Karma in Hinduism
The word Karma literally means actions or deeds. It refers to our good actions that may lead to a good and beneficial future or our bad deeds that may lead to a painful future. As much the word Karma may direct us towards Hinduism, it is a very well known concept in all the major religions of the world, just defined and followed in different ways. We all know about the scientific phrase to every action, there is an equal and opposite reaction.
As said in Mahabharata: This is the sum of all true righteousness: Deal with others as thou wouldst thyself be dealt by. Do nothing to thy neighbor which thou wouldst not have him do to thee hereafter.
Karma and Bhagawat Gita
Bhagavad-Gita categorizes Karma as follows: Karma- that which will help our soul to evolve; Vikarma-that which will degrade us; and Akarma-that which will lead to liberation.
According to Hinduism, karma is the results of our actions. If we have a happy and comfortable life, it is said that it is the result of our good karma from our past action as well as our past lives. Similarly, if we are facing difficulties in life, it is believed that we are responsible for our past actions and wrong deeds. Hinduism believes that we carry forward the actions and deeds of our past life to our present life. It is believed that if one lifetime is not enough to pay for the negative karma, then we will have to reincarnate to neutralize that in the next birth.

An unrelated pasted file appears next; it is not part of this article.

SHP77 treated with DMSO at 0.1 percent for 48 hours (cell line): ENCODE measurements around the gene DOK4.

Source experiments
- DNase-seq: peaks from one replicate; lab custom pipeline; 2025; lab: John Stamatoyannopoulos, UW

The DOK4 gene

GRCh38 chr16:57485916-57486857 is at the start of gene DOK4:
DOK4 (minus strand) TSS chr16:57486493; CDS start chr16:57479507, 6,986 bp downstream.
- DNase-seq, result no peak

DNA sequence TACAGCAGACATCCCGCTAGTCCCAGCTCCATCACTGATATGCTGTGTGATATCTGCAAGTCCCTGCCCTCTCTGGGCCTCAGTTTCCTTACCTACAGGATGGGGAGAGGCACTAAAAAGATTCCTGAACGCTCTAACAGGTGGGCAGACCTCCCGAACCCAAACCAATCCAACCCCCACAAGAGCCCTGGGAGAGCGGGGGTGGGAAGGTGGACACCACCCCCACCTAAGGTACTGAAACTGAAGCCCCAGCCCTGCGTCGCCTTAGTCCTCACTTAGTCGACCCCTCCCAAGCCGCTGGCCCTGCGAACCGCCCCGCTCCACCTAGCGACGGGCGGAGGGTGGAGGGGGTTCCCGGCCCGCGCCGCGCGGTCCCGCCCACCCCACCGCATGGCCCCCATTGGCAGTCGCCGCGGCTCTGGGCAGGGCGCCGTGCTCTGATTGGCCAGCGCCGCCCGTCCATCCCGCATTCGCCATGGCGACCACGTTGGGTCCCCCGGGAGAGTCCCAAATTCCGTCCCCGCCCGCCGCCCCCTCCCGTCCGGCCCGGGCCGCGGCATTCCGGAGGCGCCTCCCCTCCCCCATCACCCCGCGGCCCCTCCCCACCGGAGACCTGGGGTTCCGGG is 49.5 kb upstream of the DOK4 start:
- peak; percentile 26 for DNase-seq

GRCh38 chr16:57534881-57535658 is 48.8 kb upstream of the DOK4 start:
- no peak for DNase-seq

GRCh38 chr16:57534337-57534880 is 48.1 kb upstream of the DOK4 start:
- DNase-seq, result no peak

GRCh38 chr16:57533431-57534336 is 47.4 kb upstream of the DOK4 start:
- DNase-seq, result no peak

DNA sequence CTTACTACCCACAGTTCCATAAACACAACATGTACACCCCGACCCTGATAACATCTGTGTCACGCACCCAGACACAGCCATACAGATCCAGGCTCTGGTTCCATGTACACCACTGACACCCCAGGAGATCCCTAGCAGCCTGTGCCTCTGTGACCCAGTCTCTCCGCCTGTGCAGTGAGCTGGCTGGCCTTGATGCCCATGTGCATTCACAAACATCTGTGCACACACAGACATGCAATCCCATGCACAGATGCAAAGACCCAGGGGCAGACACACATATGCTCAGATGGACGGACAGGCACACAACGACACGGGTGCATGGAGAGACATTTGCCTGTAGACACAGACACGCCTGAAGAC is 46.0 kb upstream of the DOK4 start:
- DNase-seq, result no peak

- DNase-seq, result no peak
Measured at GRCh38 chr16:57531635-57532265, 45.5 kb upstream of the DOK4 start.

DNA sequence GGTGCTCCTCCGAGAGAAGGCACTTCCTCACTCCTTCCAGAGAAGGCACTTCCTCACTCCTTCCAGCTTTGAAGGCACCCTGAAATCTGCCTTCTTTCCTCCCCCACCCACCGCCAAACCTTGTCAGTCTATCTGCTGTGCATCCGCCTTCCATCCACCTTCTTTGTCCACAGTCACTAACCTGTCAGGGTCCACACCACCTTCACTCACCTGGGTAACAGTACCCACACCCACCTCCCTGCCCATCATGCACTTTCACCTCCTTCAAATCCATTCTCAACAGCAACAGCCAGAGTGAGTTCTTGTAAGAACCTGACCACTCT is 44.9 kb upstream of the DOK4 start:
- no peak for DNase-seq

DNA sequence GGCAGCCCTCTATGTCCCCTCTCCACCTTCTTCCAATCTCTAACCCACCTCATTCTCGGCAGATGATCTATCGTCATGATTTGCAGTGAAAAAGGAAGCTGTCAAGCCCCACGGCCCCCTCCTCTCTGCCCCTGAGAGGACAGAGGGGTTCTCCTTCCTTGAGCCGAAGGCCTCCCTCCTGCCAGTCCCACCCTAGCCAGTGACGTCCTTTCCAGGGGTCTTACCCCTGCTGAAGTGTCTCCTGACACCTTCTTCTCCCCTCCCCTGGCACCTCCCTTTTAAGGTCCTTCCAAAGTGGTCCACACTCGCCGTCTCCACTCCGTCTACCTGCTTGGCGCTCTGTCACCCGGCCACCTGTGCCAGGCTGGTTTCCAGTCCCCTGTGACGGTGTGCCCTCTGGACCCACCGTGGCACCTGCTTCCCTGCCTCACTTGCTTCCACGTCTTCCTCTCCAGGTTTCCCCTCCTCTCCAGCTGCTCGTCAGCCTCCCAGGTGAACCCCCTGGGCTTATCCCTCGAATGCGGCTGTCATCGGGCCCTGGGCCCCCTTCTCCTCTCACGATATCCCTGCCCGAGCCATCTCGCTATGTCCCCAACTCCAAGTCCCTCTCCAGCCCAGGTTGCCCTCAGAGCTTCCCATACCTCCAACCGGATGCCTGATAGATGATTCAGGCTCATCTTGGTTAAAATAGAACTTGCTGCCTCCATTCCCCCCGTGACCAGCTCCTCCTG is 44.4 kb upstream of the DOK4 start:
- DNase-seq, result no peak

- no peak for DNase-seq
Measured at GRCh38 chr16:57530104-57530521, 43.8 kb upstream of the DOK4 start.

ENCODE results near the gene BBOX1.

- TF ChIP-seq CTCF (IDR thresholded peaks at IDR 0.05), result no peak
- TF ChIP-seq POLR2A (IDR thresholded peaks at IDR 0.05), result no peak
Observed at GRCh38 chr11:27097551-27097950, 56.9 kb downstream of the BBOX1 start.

Acts of generosity, giving, kindness etc( for more info please see The five virtues of Pranic Healing and Arhatic Yoga ) is believed to add to good karma which diminishes the bad karma. According to Hindu religion the act of karma is used to achieve Moksha. Moksha is the ultimate goal of Hinduism. In order to achieve moksha one is expected to minimize bad karma and add more and more to his good karma so that after repeated reincarnation a human being is able to achieve Moksha.
- The Ancient Science and Art of Pranic Healingby Master Choa Kok Sui